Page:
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What are the symptoms of Huntington's chorea?

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Common symptoms of Huntington's chorea, commonly referred to as Huntington's disease, are broadly classified into three types: physical, mental and emotional, states Helpguide. Physical symptoms include impairments in voluntary and involuntary movements, while mental symptoms involve reduced concentration, poor judgment and memory lapses. Emotional symptoms constitute frequent mood swings, feelings of exhaustion and recurrent suicidal thoughts.

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During the Middle Ages, Huntington's disease was originally known as "chorea," meaning "dance" in Greek. The term was adopted as the name of the disorder due to one of its characteristic symptoms, which is the involuntary jerking, writhing and twisting dance-like motions of the people afflicted with the illness, notes MedicineNet. It was later renamed as "hereditary chorea," derived from the disorder's genetically related cause. Another name for the disease is "chronic progressive chorea," which clearly defines how symptoms may persist and progress through time. However, modern medicine uses the simple name "Huntington's disease" to encompass the wide range of symptoms triggered by this highly complex medical condition.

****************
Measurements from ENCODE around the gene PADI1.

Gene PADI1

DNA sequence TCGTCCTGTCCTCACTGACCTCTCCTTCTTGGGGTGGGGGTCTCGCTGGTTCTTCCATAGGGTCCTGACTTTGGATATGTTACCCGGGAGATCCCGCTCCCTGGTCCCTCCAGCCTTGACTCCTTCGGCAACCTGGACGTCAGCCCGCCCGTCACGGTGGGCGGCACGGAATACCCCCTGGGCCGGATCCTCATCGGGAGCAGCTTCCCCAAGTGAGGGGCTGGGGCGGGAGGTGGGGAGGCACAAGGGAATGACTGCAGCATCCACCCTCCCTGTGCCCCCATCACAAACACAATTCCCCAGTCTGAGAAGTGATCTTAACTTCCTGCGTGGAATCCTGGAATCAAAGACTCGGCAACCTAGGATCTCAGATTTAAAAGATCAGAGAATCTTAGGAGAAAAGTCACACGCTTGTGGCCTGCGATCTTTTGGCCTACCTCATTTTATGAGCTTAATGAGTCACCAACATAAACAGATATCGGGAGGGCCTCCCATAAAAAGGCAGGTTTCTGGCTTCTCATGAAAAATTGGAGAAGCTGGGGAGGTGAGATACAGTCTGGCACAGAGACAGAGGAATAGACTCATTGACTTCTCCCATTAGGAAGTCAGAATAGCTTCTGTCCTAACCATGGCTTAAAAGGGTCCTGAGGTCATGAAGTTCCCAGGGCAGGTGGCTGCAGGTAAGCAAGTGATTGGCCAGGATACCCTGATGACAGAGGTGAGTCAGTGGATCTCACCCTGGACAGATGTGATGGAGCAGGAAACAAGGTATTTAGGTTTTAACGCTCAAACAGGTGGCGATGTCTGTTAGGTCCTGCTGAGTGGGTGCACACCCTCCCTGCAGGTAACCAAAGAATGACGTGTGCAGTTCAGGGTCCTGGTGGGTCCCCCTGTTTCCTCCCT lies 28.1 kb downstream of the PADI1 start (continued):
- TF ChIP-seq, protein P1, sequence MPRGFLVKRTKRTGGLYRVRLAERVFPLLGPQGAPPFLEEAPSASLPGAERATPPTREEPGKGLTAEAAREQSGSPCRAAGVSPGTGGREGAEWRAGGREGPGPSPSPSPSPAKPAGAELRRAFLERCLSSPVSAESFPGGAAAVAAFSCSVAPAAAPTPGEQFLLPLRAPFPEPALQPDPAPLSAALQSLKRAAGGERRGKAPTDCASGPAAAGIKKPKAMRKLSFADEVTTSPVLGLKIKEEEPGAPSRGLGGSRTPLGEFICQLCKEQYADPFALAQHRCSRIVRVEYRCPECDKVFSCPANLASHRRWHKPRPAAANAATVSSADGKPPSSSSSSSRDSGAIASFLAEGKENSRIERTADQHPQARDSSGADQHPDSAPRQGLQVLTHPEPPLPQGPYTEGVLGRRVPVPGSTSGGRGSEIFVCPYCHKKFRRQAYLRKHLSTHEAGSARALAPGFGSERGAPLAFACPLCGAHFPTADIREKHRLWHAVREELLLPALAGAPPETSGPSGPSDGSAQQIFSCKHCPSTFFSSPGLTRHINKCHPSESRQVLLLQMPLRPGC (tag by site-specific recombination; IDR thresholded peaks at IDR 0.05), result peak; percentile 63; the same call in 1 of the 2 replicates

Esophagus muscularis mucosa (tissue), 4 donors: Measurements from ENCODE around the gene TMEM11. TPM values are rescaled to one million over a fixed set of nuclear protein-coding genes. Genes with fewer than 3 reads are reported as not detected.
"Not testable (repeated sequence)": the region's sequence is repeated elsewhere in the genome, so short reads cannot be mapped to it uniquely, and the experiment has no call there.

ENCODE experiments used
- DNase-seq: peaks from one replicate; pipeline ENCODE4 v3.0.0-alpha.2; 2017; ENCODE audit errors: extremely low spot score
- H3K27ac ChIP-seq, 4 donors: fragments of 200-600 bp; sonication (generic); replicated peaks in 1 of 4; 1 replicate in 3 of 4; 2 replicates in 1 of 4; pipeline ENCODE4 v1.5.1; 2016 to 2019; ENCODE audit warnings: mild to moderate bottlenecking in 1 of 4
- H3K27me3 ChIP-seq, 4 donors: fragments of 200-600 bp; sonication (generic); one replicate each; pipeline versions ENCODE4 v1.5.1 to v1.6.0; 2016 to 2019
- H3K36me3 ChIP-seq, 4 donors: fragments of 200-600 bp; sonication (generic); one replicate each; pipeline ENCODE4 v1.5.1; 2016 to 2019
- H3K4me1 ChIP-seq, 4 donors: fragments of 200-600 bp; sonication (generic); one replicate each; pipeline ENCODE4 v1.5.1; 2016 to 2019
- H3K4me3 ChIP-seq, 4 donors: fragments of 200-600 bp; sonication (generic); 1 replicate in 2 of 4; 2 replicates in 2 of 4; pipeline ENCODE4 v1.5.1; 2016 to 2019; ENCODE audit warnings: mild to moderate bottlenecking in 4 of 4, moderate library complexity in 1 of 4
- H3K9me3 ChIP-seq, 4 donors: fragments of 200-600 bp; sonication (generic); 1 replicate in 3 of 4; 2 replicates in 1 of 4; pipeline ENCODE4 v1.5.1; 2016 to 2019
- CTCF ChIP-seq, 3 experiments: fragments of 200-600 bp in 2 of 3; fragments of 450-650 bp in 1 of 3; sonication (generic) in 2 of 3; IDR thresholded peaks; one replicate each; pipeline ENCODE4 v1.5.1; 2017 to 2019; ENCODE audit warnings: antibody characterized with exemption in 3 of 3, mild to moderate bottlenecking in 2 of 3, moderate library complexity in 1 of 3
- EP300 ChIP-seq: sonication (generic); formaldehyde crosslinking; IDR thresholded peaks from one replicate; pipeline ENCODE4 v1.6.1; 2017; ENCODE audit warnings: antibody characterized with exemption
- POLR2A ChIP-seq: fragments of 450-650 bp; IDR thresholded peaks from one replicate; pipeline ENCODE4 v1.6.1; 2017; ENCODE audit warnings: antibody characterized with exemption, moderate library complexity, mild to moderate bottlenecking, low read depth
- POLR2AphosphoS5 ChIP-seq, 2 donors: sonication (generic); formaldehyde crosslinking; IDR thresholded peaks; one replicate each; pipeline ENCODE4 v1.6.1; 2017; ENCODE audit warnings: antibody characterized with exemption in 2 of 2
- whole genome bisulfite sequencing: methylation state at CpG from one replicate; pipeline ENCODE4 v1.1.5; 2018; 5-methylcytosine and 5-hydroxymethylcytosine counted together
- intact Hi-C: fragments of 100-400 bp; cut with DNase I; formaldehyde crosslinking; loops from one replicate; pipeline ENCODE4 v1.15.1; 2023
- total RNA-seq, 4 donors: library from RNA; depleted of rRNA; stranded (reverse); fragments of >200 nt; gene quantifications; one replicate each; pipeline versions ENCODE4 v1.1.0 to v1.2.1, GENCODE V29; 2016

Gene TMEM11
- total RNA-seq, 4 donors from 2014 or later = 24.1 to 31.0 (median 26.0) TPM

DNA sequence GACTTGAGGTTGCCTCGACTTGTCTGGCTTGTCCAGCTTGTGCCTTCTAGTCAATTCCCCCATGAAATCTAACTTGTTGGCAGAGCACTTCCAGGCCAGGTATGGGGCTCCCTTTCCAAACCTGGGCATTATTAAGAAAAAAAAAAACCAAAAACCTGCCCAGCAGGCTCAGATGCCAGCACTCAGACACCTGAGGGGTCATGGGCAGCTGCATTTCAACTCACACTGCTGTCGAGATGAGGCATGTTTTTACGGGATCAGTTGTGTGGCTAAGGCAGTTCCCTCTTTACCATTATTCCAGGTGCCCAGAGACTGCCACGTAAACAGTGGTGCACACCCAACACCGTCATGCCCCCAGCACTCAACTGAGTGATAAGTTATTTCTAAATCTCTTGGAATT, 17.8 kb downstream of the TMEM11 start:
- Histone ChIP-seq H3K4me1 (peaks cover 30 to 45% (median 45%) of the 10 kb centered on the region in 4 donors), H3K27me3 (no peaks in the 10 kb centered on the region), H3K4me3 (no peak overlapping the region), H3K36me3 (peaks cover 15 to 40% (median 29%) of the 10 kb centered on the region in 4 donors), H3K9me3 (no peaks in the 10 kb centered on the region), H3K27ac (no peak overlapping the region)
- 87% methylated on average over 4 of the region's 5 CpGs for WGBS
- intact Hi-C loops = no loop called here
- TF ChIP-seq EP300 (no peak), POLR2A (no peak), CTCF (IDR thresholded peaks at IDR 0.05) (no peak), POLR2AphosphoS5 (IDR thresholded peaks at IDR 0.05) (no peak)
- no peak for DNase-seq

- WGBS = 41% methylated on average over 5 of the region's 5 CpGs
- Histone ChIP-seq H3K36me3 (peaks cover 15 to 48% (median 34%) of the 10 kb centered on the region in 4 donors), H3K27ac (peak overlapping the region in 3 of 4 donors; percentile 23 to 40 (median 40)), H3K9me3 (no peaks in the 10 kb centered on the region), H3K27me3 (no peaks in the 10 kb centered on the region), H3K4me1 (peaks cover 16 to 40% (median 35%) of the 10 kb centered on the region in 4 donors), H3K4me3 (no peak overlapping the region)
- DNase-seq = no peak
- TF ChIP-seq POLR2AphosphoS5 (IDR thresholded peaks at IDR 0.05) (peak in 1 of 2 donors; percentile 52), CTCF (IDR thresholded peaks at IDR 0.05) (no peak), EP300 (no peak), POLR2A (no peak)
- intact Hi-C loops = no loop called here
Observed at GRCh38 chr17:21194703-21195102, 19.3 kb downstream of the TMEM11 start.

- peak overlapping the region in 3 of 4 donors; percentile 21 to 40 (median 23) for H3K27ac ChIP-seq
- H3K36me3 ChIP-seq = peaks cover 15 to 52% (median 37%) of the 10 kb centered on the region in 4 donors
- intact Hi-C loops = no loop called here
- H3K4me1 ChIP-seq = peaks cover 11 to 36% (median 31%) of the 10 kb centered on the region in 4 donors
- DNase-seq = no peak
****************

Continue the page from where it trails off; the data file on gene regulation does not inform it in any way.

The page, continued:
Huntington's disease causes a patient to experience muscular stiffness, irregular eye movements and problems with walking, posture and overall balance. Other functions that may be hampered include verbal articulation and swallowing. Physical symptoms often lead to a decline in a person's normal daily activities, such as communication and self-reliance in performing various tasks, according to Mayo Clinic.

Mental symptoms attributed to Huntington's disease generally involve trouble in processing thoughts and new information, loss of focus and lack of self-awareness. The emotional symptoms of Huntington's disease are often related to underlying psychiatric conditions, such as depression, obsessive-compulsive disorder, bipolar disorder and mania.

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